Green Land Management - an Oxymoron?

Walking through my local public park the other day, I was enchanted by the beauty of the fallen leaves - a glorious patchwork of yellows, reds and browns, each tree with its characteristic hues in the sunlight. It's one of the delights of Autumn.

But I hadn't gone very far before I encountered gang of men in fluorescent jackets performing grounds maintenance. Their lorry had left tracks of churned mud across the grass, from which they were clearing fallen leaves with petrol-powered blowers.

To me this is indefensible for several reasons. Leaf litter forms part of a natural nutrient cycle and is also a habitat for decomposers such as fungi and insects that are in their turn essential food for other creatures as the days get colder. So clearing the leaf litter away is detrimental to the parkland ecosystem. But even if one ignores that important consideration, a petrol-powered blower seems an inappropriate choice of tool for the job. To emit exhaust fumes and noise doing what could be accomplished with a stiff broom or hay rake cleanly and quietly doesn't seem very "green" to me. And to churn up the grass with a heavy lorry in the process of "cleaning" it seems daft.

scalped grass on a public greenOur local authorities use our money to maintain public open spaces on our behalf. But they sometimes seem not unduly thoughtful custodians of the huge tracts of land for which they are responsible. One senses that the stewardship can be seen as a burden rather than a privilege accompanied by responsibilities. The result is typically large tracts of scalped bare ground like that in this picture, which often barely recovers even its grasses (let alone any wild flowers) before it gets scalped again.

The most common defence of such damage is that of "cost". But it costs nothing - after the initial adjustment of the mowers - to cut the grass less short, and it's actually cheaper to let the leaf litter lie naturally than to clear it away, damaging the local ecosystem in the process. So it's not really a matter of cost - it's a course of action born of a world view that requires everything to be artificially "neat and tidy"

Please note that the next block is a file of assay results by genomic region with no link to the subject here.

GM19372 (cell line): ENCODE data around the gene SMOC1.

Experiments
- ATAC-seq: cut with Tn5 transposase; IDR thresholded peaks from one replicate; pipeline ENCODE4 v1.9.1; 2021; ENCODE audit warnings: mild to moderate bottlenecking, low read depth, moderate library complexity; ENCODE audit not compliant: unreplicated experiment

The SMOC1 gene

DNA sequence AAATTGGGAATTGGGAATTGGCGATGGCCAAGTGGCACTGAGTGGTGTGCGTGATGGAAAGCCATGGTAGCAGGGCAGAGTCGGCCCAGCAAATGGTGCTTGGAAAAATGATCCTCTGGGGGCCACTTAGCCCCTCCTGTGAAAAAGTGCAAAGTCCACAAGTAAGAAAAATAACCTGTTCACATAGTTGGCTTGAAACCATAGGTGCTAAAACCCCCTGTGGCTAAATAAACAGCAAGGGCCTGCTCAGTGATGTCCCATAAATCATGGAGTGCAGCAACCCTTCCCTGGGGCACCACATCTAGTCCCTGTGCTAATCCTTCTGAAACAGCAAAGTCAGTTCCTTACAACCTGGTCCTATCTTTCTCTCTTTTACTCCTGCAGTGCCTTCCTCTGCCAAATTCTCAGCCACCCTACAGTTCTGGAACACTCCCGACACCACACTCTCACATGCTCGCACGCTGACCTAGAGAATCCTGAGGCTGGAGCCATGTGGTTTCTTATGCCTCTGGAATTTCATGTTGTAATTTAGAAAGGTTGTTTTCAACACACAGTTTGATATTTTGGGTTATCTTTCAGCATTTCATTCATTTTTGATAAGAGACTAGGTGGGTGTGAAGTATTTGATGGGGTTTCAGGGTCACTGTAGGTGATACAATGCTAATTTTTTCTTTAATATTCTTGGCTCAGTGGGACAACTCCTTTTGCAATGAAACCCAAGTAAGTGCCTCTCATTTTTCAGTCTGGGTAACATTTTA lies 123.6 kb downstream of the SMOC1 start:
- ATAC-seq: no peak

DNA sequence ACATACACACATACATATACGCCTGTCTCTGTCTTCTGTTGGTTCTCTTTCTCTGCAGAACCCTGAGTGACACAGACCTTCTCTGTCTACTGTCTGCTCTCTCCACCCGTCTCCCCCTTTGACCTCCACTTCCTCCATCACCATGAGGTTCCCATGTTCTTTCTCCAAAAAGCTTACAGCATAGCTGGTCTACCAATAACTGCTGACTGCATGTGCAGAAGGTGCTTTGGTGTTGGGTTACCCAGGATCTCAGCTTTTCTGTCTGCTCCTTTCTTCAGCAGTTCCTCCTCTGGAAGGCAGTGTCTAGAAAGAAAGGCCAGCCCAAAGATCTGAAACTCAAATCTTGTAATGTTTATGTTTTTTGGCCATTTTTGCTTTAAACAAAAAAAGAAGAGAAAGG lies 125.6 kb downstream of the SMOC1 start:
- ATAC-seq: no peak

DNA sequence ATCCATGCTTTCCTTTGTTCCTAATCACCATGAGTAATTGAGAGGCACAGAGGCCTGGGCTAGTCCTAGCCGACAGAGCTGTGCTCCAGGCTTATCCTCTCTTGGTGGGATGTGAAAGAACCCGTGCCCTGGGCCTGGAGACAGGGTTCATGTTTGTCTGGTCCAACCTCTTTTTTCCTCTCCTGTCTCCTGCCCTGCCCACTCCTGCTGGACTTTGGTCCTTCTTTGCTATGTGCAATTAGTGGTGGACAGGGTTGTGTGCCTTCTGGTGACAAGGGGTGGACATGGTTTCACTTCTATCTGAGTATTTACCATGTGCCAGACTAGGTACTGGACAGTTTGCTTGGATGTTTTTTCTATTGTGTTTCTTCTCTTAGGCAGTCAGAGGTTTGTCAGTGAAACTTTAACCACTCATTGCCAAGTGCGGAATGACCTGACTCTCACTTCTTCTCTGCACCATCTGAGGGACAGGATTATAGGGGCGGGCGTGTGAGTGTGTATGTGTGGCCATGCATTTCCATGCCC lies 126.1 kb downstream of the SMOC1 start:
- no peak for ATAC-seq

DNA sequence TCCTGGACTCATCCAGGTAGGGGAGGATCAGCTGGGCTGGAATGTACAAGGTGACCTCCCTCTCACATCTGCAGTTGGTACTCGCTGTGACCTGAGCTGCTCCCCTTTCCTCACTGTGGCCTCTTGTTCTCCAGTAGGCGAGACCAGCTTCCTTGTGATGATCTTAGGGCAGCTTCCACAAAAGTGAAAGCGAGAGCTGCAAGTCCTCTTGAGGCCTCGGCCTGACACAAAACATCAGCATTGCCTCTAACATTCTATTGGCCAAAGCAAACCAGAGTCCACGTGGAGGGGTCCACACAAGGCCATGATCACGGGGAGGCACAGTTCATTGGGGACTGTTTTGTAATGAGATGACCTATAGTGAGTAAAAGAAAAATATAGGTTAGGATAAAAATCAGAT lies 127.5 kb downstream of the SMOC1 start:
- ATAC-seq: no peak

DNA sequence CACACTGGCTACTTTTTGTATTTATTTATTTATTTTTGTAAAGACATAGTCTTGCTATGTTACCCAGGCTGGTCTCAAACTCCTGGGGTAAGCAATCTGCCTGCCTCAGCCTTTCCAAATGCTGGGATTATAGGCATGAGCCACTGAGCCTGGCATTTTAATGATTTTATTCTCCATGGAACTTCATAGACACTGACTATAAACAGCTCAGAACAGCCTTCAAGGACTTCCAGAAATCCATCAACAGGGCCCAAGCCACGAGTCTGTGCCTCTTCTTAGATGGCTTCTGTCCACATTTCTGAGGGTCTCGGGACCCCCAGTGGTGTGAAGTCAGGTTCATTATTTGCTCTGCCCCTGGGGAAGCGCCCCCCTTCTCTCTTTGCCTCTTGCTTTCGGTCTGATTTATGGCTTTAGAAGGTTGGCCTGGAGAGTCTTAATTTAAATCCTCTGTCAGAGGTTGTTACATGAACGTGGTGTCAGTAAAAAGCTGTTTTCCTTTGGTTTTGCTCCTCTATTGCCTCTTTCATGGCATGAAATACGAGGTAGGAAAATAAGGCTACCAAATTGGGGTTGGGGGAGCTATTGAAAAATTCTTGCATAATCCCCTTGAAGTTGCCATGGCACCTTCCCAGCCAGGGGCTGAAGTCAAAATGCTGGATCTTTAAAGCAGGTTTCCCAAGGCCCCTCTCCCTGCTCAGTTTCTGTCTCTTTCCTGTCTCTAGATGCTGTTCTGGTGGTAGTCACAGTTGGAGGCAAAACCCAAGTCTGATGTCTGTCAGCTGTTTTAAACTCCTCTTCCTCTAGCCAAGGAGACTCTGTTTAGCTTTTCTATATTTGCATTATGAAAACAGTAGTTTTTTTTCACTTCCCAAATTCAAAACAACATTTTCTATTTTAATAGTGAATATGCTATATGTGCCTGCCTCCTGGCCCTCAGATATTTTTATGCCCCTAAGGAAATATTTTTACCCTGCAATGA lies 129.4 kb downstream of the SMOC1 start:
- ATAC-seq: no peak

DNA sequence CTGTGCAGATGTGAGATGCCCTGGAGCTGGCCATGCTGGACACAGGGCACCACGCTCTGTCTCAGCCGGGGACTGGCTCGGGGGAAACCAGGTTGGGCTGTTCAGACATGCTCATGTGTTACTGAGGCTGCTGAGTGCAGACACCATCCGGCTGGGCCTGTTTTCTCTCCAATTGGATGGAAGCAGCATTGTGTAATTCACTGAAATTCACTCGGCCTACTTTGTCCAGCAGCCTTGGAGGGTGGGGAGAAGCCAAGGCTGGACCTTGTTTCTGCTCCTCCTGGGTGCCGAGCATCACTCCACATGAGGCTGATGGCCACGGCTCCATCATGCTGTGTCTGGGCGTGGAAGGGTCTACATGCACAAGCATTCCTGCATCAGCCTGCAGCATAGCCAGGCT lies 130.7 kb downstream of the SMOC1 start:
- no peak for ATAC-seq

grass and wild flowers where the mower cant't reachBut the healthy natural world is not neat and tidy - it's chaotic but teeming with life. The low-cut monoculture of grass that it seems to be the aim of most local authorities to maintain is sterile by comparison, providing habitat for very few creatures. So many species from bees to robins are abandoning our urban landscape. The grass in this picture hasn't been specially managed to encourage wild flowers - it's a mere few yards from the scalped grass in the first picture, but in an area the mower can't reach.

But even this small pocket of apparent diversity is pretty degraded. Well over a hundred grassland wild flowers are recorded in the national flora for Hertfordshire, and I have identified over sixty in various undisturbed places around the county. Here, there are less than ten.

What can be done to reverse this decline? The potential contribution of properly managed public open spaces nationwide to wild habitats is enormous, but largely unrealised. Our public authorities could manage the land they hold on our behalf in a manner more sensitive to the living ecosystem. But they respond to popular demand, so if we want them to do so it's up to us to tell them.